Seeking Peace of Mind? Stop Keeping Score

“Kindness is an inner desire that makes us want to do good things even if we do not get anything in return. It is the joy of our life to do them. When we do good things from this inner desire, there is kindness in everything we think, say, want and do.” (Emanuel Swedenborg)

I overheard a conversation at Starbucks a few days ago. Two young women who looked to be in their early 20’s were talking about Christmas shopping for their boyfriends. One said she wished she know what he was getting her, so she’d know how much to spend on him. The other agreed and said she’s always given her boyfriends better gifts than they gave her. She sounded a bit annoyed by that fact.

The exchange reminded me of an “aha” I had a few years ago. With the holidays coming, perhaps it bears repeating.

At a luncheon meeting, a woman I knew only slightly described to those of us around the table an Excel program she had created to track Christmas cards: “Everyone on my Christmas card list is on my spreadsheet, and when I get cards, I note having received them. I even indicate whether they merely signed the card, whether it was a holiday letter, or whether they included a hand-written personal note. After the holidays, I review the list and remove anyone who didn’t send me a card, so next year I won’t send one to them.”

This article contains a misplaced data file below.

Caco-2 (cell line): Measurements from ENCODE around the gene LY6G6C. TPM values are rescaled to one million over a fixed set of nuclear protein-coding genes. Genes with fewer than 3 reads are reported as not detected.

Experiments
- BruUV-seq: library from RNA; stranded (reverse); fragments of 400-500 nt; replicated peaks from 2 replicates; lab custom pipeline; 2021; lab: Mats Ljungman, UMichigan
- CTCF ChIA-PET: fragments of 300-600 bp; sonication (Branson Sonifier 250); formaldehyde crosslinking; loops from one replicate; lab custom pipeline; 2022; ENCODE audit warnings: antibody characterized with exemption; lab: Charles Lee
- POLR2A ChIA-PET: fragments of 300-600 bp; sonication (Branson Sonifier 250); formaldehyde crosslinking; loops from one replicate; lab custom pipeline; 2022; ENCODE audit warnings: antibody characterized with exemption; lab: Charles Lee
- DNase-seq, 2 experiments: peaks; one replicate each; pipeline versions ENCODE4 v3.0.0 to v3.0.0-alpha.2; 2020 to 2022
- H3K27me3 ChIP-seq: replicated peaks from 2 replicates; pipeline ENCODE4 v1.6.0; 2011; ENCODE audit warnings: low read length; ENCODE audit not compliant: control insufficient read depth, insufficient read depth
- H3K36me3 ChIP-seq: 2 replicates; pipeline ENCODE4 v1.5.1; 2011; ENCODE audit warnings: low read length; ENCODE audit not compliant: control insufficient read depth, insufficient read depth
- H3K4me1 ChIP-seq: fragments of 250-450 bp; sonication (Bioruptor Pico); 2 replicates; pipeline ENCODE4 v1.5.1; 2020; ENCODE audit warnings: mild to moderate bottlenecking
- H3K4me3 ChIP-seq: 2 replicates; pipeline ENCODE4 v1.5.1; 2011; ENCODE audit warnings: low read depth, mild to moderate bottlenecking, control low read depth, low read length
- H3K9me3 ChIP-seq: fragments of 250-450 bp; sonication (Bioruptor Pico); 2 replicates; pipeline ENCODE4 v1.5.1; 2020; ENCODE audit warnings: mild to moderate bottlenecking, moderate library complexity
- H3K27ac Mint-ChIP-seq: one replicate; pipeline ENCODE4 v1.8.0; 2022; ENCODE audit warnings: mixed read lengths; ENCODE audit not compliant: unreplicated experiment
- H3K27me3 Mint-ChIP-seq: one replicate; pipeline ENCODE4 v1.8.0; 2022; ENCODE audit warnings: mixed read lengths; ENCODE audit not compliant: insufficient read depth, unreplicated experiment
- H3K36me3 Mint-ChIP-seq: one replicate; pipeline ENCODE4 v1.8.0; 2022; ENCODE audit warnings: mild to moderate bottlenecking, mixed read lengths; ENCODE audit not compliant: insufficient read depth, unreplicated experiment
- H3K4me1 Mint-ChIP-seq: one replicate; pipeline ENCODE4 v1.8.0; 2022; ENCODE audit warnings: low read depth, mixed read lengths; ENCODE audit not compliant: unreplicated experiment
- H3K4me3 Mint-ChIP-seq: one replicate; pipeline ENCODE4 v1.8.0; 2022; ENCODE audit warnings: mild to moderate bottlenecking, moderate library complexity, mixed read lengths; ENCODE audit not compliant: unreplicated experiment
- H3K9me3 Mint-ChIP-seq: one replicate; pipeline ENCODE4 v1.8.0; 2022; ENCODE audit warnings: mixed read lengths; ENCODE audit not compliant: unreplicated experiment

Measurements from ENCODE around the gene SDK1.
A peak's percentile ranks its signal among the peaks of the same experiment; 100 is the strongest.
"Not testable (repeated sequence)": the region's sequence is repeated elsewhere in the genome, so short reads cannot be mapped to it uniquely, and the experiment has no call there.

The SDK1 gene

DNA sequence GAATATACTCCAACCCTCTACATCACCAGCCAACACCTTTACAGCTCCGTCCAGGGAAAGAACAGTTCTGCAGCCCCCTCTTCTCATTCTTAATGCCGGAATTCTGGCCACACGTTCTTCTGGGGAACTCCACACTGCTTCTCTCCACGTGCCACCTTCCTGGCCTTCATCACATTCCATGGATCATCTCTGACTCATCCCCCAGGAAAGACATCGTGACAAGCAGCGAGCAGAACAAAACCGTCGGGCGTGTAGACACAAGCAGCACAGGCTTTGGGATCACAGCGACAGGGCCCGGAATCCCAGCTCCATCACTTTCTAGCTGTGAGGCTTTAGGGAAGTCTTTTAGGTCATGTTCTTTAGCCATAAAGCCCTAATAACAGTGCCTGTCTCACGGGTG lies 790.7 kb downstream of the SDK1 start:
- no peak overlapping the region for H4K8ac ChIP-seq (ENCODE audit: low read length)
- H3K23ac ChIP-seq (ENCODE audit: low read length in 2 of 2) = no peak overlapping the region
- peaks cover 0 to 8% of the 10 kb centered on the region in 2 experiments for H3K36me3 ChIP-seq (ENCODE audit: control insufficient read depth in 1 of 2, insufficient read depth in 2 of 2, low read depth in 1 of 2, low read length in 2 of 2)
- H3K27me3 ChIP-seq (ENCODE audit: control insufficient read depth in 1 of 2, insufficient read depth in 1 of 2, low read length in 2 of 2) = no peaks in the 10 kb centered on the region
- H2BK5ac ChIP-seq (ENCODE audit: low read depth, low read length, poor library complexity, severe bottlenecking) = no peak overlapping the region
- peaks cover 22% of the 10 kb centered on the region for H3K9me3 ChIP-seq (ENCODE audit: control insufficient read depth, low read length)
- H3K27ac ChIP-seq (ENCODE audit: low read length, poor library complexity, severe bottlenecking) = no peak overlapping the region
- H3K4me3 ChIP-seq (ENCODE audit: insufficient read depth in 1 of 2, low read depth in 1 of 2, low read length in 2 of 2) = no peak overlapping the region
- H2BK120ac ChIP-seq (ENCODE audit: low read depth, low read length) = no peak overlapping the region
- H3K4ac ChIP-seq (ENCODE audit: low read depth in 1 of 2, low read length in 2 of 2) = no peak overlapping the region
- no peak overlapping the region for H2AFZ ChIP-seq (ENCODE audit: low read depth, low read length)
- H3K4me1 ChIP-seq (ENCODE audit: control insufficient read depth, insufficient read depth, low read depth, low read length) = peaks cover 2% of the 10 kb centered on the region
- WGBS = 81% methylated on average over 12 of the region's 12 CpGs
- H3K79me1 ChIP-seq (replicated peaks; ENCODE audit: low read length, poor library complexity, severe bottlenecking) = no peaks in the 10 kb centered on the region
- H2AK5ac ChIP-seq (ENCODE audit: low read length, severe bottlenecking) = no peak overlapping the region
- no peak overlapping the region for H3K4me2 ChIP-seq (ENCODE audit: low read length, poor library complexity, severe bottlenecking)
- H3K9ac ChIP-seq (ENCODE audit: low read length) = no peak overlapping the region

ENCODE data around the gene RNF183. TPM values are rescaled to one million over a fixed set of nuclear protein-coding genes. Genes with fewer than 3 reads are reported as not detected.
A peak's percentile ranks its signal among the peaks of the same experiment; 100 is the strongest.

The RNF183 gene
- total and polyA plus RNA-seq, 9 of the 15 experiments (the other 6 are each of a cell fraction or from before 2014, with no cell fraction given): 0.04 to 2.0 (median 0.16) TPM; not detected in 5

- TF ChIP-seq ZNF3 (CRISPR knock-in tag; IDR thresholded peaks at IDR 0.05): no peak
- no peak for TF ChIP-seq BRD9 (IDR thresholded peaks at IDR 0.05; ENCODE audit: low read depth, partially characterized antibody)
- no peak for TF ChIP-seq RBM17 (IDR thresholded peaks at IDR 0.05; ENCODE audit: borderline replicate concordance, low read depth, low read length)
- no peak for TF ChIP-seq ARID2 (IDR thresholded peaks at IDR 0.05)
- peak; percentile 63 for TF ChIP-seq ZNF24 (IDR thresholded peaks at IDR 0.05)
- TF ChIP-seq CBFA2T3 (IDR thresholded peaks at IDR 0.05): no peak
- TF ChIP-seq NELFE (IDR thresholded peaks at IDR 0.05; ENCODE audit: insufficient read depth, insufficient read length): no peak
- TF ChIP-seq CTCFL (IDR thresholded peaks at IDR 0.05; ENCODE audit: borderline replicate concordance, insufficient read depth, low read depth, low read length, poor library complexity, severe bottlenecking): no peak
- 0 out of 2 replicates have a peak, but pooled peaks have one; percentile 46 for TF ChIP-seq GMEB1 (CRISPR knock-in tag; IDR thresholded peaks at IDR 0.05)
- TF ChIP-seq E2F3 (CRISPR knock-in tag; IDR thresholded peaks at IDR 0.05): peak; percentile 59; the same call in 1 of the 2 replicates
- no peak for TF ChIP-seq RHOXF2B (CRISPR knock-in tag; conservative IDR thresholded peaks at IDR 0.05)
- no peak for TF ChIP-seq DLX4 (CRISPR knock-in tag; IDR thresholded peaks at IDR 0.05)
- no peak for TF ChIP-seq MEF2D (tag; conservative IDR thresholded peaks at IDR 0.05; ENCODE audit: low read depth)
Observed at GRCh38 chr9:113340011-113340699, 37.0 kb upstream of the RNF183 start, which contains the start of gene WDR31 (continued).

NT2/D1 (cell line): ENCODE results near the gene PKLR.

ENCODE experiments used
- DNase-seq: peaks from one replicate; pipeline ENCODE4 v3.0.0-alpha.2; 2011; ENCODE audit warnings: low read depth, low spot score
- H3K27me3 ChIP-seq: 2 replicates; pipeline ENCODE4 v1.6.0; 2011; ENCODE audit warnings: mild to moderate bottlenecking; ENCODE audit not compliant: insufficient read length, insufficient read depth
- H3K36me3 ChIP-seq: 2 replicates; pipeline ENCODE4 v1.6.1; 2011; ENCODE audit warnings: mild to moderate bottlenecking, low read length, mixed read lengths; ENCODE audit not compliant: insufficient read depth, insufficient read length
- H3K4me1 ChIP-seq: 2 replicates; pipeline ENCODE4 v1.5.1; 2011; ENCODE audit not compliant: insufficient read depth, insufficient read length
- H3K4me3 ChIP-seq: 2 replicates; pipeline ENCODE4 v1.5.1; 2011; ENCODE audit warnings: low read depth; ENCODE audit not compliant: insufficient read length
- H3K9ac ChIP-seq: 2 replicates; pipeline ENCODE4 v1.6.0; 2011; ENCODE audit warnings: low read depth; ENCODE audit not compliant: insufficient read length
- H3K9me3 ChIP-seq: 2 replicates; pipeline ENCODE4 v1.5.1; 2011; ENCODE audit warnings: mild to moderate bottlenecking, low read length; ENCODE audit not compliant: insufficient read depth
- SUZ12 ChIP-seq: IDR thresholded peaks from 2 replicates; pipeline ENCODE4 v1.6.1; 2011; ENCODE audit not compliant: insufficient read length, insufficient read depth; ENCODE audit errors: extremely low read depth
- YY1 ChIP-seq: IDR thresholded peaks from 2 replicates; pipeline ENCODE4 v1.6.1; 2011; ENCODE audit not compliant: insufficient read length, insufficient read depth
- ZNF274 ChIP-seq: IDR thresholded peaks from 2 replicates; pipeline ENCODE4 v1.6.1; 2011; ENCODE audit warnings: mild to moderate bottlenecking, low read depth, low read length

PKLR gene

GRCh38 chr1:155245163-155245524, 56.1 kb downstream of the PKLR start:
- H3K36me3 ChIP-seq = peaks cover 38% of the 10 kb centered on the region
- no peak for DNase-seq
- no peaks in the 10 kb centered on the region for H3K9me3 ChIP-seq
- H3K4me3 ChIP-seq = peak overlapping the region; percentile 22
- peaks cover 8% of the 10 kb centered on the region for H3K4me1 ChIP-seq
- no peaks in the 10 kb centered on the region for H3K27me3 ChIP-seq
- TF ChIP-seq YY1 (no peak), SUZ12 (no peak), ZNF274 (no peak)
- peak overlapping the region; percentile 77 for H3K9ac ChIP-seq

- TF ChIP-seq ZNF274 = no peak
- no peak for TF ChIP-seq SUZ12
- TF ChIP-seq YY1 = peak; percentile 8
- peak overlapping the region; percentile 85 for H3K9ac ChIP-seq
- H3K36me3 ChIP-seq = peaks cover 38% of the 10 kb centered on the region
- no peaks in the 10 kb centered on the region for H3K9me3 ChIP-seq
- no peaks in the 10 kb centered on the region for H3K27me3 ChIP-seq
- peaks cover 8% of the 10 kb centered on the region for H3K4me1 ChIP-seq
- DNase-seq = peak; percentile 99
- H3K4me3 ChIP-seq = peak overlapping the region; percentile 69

I thought at the time—and still think—that it was a rather obsessive behavior, but more than that, I was disturbed by the notion of keeping score so blatantly in our relationships.

How stressful it must be to need equity in every interaction. And how frequently one must be disappointed! Whether it’s Christmas cards, gifts, time, or attention, relationships are not always going to be equal. If every exchange becomes a quid pro quo, joy will vanish quickly, replaced by measurement and resentment.

While keeping score is fitting for football, tennis, Scrabble and the like, it’s not healthy for relationships. In relationships, there shouldn’t be winners and losers; nobody wins unless everybody wins. At the heart of kindness is the idea that we give not for any expectation of reward but for the joy of giving. No strings attached. When every gift is reckoned on some master scorecard, giving becomes a contest, an obligation, a transaction.

If we withhold our kindness until someone proves worthy, or until they meet our arbitrary rules (rules, by the way, that only we know), something inside us that was ready to blossom shrivels instead.